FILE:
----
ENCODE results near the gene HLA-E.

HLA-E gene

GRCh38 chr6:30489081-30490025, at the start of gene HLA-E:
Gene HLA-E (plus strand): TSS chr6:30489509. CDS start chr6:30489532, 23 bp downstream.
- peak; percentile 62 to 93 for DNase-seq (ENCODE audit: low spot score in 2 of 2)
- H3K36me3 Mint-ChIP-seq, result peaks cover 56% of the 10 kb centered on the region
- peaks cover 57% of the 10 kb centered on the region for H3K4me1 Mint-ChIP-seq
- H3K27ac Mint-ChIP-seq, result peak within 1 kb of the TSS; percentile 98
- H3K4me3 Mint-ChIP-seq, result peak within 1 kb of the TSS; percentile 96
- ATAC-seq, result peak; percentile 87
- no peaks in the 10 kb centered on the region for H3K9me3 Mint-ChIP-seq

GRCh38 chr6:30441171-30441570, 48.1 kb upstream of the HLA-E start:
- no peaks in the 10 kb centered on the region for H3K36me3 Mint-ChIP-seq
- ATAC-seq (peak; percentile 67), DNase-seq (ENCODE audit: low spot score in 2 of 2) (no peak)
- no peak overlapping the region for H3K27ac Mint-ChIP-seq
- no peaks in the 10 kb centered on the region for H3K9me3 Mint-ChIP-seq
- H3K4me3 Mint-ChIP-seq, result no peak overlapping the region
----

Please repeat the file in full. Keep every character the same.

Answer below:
ENCODE results near the gene HLA-E.

HLA-E gene

GRCh38 chr6:30489081-30490025, at the start of gene HLA-E:
Gene HLA-E (plus strand): TSS chr6:30489509. CDS start chr6:30489532, 23 bp downstream.
- peak; percentile 62 to 93 for DNase-seq (ENCODE audit: low spot score in 2 of 2)
- H3K36me3 Mint-ChIP-seq, result peaks cover 56% of the 10 kb centered on the region
- peaks cover 57% of the 10 kb centered on the region for H3K4me1 Mint-ChIP-seq
- H3K27ac Mint-ChIP-seq, result peak within 1 kb of the TSS; percentile 98
- H3K4me3 Mint-ChIP-seq, result peak within 1 kb of the TSS; percentile 96
- ATAC-seq, result peak; percentile 87
- no peaks in the 10 kb centered on the region for H3K9me3 Mint-ChIP-seq

GRCh38 chr6:30441171-30441570, 48.1 kb upstream of the HLA-E start:
- no peaks in the 10 kb centered on the region for H3K36me3 Mint-ChIP-seq
- ATAC-seq (peak; percentile 67), DNase-seq (ENCODE audit: low spot score in 2 of 2) (no peak)
- no peak overlapping the region for H3K27ac Mint-ChIP-seq
- no peaks in the 10 kb centered on the region for H3K9me3 Mint-ChIP-seq
- H3K4me3 Mint-ChIP-seq, result no peak overlapping the region